GNOME and KDE are the widely used Linux desktop environments. KDE was introduced in the year 1996. The first edition of GNOME was first released in 1999. Although several desktop environments were launched in the last 2 decades, none of them have dethroned the KDE/GNOME from their top positions.
KDE and GNOME are different from each other. Below, I have shared various differences between the two desktop environments.
KDE vs GNOME: Comparison
The GNOME desktop environment receives fewer updates in the year compared to KDE. If you have an unlimited data plan or you belong to a country where the internet plans are cheap and you use a rolling release Linux distro such as Arch Linux, OpenSUSE Tumbleweed, etc, you won’t be annoyed with the updates of KDE.
Although updates add new features to the OS or fix bugs, the updates can break the desktop environment or make some of its features dysfunctional. For example, last week I updated KDE on my laptop. Once the DE was updated and I rebooted the laptop, the K Desktop Environment froze each time I entered a few characters in the start menu’s search box.
GNOME is a stable desktop environment. The DE might be stable because only a few updates are launched for it in a year. I’m using GNOME since 2018. I have never faced any issues with it in these two years.
GNOME features a top bar that displays the date, day, and time at the center and the battery, network, and speaker status at the right side. At the left of the top bar, you’ll find an option to see the activities and applications. When you click “Activities”, GNOME will display a list of all active applications and the dock. You can’t change the position of GNOME’s top bar unless you install an extension or change its configuration file. The Dock features a list of active applications and the apps you’ve marked as favorite. It displays only the icons of the applications.
KDE is very similar to Windows 7 OS and its earlier versions. It features a panel at the bottom of the screen. The Panel features a system tray that shows network status, clipboard icon, and icons of applications minimized to the system tray. It also displays an option to open the start menu. KDE has a Windows-style start menu. You can move the panel to the top, left, or right of the screen.
KDE doesn’t have a dock. However, you can create one with panels. Panels in KDE are customizable. You can change their opacity, color, size, etc.
GNOME doesn’t support desktop icons. To add icons to the desktop, you’ll have to install a GNOME extension. In KDE, you can create shortcuts of the applications on desktop with the help of context menus. To see the menu, right-click on the desktop. KDE lets users change the size of the desktop icons. It can display desktop icons in rows or columns.
KDE lets you add various types of widgets/applets on the desktop. Some of the widgets you’ll find in it are as follows:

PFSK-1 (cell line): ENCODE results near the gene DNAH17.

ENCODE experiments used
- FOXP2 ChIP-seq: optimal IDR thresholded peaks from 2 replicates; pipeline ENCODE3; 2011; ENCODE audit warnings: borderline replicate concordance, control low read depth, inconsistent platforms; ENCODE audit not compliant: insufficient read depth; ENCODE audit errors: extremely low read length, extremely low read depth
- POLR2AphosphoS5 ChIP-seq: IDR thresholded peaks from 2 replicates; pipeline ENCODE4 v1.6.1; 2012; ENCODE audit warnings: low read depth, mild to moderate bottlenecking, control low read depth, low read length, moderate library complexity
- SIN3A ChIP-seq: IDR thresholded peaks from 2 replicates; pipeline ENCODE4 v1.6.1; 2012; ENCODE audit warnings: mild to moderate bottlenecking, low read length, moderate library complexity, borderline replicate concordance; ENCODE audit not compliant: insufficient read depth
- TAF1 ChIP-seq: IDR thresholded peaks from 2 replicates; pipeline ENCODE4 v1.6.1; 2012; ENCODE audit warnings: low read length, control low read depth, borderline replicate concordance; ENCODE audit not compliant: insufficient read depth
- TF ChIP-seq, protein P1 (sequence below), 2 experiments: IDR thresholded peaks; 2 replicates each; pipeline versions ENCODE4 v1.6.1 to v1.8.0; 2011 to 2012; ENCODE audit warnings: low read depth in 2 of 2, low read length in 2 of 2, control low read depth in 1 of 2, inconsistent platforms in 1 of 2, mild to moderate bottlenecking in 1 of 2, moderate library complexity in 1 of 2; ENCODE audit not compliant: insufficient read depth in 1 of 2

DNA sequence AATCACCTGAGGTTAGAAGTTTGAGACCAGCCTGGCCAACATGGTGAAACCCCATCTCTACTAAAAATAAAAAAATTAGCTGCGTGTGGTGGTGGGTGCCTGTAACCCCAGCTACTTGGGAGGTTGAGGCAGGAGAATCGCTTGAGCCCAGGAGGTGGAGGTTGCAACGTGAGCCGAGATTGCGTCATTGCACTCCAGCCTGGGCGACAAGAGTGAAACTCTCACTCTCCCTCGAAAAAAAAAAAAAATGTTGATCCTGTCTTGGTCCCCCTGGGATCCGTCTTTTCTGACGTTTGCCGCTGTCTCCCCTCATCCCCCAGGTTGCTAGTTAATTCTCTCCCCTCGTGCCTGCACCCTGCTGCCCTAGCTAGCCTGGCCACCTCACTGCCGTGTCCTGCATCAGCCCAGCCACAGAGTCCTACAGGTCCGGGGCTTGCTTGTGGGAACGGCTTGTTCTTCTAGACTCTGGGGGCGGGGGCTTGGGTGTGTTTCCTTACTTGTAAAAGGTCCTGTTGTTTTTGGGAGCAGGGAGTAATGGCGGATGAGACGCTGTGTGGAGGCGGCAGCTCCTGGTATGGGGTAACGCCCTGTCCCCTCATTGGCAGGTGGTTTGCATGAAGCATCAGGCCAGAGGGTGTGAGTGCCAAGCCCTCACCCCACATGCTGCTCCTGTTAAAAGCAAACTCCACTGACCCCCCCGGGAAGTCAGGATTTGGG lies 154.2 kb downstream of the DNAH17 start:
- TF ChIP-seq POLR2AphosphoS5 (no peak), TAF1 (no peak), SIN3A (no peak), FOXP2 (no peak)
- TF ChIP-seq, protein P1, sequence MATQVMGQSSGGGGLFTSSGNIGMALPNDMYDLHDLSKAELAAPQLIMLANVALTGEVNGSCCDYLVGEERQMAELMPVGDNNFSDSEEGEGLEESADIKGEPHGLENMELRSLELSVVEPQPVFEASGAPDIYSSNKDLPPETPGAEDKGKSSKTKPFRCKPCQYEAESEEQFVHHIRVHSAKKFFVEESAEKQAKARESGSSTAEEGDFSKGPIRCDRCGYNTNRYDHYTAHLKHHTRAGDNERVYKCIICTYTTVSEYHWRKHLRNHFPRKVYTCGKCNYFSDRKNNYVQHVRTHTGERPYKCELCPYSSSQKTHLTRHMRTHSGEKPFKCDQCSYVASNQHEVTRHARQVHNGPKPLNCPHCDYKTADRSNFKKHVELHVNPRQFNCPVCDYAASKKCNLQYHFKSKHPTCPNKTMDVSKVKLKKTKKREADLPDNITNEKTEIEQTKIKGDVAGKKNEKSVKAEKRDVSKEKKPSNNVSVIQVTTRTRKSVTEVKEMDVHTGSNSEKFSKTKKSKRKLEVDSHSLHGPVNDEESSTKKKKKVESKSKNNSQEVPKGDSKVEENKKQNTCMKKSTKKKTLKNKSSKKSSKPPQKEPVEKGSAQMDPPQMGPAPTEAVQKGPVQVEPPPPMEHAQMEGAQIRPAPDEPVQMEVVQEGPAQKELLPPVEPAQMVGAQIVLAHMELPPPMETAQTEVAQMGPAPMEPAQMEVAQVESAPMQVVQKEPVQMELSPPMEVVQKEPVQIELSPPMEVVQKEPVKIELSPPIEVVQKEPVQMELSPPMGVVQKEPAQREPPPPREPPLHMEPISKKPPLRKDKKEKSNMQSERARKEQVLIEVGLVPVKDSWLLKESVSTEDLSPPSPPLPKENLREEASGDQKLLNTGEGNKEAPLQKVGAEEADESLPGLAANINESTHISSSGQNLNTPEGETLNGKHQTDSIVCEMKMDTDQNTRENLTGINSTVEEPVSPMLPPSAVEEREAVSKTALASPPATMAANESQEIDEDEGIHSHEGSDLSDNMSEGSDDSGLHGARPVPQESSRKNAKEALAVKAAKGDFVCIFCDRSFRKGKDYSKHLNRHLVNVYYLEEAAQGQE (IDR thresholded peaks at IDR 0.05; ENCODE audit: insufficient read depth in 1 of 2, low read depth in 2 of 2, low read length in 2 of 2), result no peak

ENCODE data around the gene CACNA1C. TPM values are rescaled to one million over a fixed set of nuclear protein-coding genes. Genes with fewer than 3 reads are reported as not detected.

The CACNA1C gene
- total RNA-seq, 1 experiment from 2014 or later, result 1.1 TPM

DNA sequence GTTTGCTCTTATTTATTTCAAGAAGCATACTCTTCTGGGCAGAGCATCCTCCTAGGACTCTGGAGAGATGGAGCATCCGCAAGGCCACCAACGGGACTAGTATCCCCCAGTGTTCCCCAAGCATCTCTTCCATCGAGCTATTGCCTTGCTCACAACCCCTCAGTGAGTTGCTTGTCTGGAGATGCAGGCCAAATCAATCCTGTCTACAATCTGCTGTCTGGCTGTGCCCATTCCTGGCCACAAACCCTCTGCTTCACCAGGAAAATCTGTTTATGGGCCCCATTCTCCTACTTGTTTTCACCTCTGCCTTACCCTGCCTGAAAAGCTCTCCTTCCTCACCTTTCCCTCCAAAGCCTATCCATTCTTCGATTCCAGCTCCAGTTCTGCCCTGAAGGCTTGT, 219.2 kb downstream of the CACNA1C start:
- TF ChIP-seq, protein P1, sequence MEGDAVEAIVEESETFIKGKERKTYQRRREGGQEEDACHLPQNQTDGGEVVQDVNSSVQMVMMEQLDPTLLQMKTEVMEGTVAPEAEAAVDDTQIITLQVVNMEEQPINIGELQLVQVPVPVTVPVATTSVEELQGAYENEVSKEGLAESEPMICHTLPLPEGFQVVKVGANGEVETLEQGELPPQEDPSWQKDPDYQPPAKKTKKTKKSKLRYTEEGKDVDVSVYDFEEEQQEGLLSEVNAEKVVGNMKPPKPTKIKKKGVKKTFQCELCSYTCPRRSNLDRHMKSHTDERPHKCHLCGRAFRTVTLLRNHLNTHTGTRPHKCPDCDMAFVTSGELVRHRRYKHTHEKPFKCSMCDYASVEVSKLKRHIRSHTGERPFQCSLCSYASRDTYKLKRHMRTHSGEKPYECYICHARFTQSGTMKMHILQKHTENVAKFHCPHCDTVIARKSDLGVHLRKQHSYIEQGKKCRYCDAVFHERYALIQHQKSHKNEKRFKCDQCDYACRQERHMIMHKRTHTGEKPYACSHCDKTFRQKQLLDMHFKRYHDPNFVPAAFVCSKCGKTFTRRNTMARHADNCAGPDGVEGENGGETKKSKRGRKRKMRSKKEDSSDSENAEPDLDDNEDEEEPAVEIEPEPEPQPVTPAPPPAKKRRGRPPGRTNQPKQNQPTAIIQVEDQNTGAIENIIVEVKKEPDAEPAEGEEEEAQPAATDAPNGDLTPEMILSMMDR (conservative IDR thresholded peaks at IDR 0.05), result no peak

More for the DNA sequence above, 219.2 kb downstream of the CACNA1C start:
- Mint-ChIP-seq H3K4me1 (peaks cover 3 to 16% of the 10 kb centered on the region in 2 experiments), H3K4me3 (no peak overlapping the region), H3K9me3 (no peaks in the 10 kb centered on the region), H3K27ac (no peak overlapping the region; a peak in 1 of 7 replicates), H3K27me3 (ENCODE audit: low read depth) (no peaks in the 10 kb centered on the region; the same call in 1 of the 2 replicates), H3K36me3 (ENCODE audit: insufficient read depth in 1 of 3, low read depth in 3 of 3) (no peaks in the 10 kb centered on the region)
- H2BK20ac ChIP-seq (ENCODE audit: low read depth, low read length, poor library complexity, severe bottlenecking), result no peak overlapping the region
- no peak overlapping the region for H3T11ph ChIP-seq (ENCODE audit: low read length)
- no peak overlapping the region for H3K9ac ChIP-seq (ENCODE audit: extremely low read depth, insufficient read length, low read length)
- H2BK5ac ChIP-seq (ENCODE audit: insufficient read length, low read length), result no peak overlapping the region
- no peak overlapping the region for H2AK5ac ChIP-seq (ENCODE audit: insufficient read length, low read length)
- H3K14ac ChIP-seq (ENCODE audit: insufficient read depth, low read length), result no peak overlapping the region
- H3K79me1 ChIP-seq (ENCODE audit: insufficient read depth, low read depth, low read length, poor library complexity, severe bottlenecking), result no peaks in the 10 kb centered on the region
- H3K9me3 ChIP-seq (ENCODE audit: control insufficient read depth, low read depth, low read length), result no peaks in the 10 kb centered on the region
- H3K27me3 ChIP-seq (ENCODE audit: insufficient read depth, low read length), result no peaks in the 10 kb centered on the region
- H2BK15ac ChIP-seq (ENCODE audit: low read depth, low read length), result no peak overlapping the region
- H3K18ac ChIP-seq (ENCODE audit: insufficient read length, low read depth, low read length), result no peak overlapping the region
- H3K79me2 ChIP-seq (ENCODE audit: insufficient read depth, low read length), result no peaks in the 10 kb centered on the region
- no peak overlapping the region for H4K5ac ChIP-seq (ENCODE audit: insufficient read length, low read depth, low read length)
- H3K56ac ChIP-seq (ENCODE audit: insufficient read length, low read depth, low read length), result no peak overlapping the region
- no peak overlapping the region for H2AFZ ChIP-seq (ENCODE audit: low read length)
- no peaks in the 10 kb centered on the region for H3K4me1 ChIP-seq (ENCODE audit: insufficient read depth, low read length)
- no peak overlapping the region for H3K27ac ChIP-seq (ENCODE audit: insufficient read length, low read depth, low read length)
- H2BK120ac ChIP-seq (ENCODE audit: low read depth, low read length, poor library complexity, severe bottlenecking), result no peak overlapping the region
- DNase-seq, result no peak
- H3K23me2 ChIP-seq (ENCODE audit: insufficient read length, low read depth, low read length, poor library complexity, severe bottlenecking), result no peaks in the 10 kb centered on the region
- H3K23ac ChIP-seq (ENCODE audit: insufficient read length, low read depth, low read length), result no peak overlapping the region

- CPU usage, tasks, clock.
- Network usage, application dashboard, etc.
There’s no such feature called “Widgets” in Gnome.
Nautilus is the file manager of the GNOME desktop environment. In the K desktop environment, you can manage files with an application called Dolphin. Both Nautilus and Dolphin are powerful file managers. Nautilus is less cluttered and looks beautiful.
KDE groups windows of various applications in the workspace in which the application was opened. In GNOME, windows are grouped. However, you can switch between all active applications from any workspace.
Unless you install the GNOME Tweaks extension, you won’t be able to change the icon pack or the current theme. Also, GNOME doesn’t allow users to change the animations, title bar, etc. KDE‘s “Appearance” tool allows you to change the icons, window style, animations, etc. Its website has a section called “Theme Store” where you’ll find 100s of themes. You can sort the themes by rating, popularity, etc.
KDE consumes 400 to 600 megabytes of RAM when no other application is running in the background. GNOME requires 700 to 900 RAM to function smoothly. On my AMD processor-powered Lenovo laptop, the two desktop environments work great only with the XORG session. If I change the display server to Wayland, GNOME’s/KDE’s performance deteriorates.
KDE and GNOME ship with various utility apps. For example, Gnome includes Evolution – a calendar and email client app. KDE offers KMail – an alternative to Mozilla Thunderbird, Evolution, etc. In some distros, you can choose what apps you want the installer to install. Distros powered by GNOME or KDE come pre-installed with all applications offered by the desktop environment.
KDE or GNOME: Which DE is right for you?
People who love customizing their desktop won’t like GNOME. Similarly, Linux users who like to change the appearance of the window, play with animations, switch icon styles, etc will love KDE. Also, users who don’t like to update Linux desktop environments often will enjoy GNOME. Unless your distro is allowing you to install the LTS release of KDE, things may break if you install update KDE on your laptop/PC.
The desktop environnment I use
Although I have installed both GNOME and KDE, I use GNOME most of the time. I switch to KDE once in a blue moon when I read about its new features and find some features interesting.
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